Wow. What a stunner. This breathtaking video was shot from above 20,000 feet and captures the Himalayas in such clear detail that I actually gasped when I watched it. You get to see Mount Everest, Ama Dablam and Lhotse in their natural glory and the view is just majestic. I don't think I'll ever get closer than this.
Dr. John All was taking snow samples on his own on Mount Himlung—in Nepal's Himalayas—when the glacier broke under his feet. He fell into a 70-foot crevasse and suffered multiple injuries, but he managed to escape using an ice pick, filming himself during an agonizing adventure that lasted six hours.
So like... Uhh... Yeah... Oh my... this is just the van ride up to the Himalayas. As in, this scariness is only the beginning of something even scarier (that would be climbing the damn thing). Mick Fowler shot this video of his van driving up the mountain and it's so close to the edge of the cliff—we're talking inches…
This is absolutely nuts: watch people riding as fast as 87mph (140km/h) on the ZipFlyer Nepal, the world's craziest, most extreme zipline.
This is Noori, the first ever clone of the pashmina goats found in the Himalayas. This particular breed's wool is said to make the world's finest cashmere, but their dwindling numbers and high-altitude habitat makes them almost impossible to find.
In 1974, Lap Kadoma — the wife of a Nepalese sherpa — had a close encounter with a Yeti. The legendary cryptid, Kadoma would later recount, had managed to sneak up on her from behind, before heaving her into a river. When Kadoma regained consciousness, she found the bodies of several dead yaks strewn nearby.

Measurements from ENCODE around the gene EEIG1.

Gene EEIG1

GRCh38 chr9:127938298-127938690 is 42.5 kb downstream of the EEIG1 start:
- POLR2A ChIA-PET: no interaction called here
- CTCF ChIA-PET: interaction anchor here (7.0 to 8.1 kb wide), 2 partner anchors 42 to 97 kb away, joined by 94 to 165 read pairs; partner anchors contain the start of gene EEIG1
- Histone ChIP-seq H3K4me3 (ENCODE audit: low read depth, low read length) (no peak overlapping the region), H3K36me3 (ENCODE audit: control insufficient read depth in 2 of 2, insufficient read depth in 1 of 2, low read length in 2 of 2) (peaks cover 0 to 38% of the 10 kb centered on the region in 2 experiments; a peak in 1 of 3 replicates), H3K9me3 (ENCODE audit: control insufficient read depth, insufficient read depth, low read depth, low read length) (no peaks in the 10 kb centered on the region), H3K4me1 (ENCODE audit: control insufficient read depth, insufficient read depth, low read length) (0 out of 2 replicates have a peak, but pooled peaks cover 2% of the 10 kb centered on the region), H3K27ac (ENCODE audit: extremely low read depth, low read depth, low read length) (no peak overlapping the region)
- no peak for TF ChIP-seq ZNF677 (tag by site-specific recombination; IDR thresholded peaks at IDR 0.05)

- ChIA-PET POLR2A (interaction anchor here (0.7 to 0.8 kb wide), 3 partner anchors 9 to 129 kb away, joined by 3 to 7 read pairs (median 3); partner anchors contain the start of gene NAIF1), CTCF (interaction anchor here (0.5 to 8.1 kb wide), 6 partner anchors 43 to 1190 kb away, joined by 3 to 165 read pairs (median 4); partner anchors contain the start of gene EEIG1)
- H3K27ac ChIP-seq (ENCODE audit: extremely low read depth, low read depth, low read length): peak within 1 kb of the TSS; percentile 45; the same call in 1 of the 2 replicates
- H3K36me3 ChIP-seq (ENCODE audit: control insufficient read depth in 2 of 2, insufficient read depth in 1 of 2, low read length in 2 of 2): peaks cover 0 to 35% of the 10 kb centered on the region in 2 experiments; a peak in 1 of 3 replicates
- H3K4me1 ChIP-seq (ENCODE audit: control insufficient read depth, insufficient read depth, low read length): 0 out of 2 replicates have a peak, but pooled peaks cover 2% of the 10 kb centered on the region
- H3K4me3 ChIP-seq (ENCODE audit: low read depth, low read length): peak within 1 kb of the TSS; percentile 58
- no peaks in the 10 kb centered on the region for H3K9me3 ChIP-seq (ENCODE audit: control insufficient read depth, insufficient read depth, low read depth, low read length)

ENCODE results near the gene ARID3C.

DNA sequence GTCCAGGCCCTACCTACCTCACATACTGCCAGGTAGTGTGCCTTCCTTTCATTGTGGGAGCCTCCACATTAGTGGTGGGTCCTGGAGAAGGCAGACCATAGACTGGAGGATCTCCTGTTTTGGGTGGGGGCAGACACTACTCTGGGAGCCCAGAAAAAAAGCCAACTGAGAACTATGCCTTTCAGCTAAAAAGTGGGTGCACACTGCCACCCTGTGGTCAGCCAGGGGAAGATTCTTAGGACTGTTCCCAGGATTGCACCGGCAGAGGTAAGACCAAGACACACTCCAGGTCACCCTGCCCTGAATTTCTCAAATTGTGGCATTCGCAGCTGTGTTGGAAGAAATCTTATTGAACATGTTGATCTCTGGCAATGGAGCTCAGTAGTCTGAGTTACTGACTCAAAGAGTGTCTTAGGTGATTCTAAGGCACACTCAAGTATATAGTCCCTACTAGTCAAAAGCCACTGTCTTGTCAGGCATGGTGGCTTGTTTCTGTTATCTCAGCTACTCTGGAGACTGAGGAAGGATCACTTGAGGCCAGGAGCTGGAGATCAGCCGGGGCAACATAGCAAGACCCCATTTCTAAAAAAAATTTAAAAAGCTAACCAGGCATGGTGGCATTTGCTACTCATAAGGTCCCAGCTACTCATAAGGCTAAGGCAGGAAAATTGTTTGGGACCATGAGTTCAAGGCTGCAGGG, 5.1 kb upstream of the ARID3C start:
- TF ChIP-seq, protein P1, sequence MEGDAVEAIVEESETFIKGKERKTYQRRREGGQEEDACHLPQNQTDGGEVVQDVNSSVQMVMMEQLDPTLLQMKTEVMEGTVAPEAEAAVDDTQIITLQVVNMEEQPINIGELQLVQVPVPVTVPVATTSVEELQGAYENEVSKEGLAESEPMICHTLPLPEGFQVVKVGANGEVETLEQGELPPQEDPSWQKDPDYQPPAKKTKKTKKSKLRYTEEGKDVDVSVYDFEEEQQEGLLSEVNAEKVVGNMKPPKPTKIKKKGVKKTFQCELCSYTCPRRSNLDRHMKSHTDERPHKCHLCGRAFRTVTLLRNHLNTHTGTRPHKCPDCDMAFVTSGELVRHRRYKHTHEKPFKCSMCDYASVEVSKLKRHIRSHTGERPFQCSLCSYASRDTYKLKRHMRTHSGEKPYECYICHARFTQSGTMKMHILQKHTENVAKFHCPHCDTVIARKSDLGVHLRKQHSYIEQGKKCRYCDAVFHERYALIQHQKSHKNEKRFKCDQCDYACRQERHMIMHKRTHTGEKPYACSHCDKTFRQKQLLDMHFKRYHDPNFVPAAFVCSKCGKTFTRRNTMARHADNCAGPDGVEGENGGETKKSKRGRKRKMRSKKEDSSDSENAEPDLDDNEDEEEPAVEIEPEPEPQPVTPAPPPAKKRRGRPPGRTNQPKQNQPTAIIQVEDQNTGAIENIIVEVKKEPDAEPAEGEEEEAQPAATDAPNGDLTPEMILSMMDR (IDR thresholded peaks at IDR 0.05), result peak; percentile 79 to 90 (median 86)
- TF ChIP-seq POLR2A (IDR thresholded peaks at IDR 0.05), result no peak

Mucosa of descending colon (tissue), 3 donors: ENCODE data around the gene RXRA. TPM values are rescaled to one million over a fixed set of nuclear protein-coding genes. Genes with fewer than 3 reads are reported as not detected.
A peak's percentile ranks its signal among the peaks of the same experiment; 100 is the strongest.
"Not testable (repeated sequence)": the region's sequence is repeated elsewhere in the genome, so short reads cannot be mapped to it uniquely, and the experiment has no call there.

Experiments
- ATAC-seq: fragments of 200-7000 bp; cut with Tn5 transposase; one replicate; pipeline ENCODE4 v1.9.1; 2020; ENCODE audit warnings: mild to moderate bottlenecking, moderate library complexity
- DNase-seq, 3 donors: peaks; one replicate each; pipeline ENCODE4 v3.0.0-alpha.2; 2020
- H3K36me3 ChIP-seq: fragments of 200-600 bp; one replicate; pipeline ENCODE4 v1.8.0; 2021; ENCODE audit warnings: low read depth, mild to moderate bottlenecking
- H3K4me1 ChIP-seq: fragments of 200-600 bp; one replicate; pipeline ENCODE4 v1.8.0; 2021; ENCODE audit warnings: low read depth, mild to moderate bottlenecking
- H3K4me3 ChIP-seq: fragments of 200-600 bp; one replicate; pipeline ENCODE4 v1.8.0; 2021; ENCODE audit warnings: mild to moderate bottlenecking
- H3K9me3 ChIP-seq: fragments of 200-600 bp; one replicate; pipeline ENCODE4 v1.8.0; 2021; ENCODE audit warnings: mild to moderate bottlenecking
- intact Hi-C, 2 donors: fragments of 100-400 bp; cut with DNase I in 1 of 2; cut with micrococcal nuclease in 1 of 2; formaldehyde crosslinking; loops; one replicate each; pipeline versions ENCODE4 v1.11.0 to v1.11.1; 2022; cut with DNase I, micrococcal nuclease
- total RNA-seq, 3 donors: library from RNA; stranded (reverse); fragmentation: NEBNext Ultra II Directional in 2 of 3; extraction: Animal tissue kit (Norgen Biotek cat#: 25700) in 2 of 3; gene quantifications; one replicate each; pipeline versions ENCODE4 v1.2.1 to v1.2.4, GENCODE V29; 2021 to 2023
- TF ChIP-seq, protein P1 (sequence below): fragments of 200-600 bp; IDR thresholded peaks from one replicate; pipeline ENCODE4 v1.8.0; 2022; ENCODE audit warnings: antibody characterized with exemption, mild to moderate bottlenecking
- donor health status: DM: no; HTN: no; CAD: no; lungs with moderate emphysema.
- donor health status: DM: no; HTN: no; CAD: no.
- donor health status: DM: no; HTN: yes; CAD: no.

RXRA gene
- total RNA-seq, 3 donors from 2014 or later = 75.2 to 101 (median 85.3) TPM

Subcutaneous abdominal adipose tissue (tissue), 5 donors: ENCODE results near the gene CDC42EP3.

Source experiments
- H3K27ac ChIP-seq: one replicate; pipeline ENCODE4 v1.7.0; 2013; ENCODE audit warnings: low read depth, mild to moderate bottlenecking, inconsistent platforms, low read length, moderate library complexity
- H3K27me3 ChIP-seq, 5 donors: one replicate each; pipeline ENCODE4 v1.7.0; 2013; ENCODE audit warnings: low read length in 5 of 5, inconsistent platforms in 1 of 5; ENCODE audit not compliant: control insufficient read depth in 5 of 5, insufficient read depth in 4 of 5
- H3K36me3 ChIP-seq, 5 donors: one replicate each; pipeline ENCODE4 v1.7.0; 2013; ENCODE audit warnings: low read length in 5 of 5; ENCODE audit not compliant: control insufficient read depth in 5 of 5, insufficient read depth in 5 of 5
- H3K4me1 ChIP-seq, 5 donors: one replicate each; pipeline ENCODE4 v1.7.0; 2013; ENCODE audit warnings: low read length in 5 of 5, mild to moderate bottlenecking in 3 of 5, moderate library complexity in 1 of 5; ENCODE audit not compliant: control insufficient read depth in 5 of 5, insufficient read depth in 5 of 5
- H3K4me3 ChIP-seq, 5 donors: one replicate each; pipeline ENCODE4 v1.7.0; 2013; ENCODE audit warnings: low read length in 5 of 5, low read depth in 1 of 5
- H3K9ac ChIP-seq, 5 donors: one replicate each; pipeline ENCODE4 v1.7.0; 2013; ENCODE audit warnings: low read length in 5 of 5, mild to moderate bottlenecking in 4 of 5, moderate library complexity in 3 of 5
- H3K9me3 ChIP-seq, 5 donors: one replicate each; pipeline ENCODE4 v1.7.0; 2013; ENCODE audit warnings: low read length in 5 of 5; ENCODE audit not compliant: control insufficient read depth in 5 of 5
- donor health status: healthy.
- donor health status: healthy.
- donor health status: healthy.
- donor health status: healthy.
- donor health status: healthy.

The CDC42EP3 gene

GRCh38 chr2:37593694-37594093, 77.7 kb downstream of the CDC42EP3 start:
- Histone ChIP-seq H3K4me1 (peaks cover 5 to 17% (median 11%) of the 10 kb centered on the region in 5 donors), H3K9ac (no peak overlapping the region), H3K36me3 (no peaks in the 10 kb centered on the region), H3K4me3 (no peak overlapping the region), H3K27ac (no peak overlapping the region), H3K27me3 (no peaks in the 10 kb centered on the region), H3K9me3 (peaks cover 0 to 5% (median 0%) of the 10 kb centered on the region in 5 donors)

The world's coldest, tallest, and most forbidding mountains might soon be the new frontier of solar power. These tall, snow-capped peaks could retain way more sunlight than elsewhere, and the intense cold would actually make panels work more efficiently.
The most recent ice age was dominated by gigantic mammals like the mammoth, woolly rhinoceros, and saber-tooth cat. But there's an evolutionary mystery here. How did these animals enter the ice age already perfectly adapted for such brutally cold climates?
Every two weeks, the last person capable of fluently speaking one of humankind's over 6,000 languages dies. Let that sink in. Then, consider that two linguists have discovered a new one—unlike any other ever encountered in history.
India and China's plates smashed into each other 55 million years ago, and this collision ultimately created the Himalayas, home to the world's biggest mountains..but we weren't exactly sure when this part happened. Now, thanks to frog genes, we know.
The words "extreme" and "unicycle" should never be uttered in the same breath—unless you are referring to British mountaineer Steve Colligan. Starting next week he will attempt to traverse a 600-mile stretch of the Himalayas from Lhasa in Tibet to Kathmandu in Nepal, via Everest base camp riding on a mountain…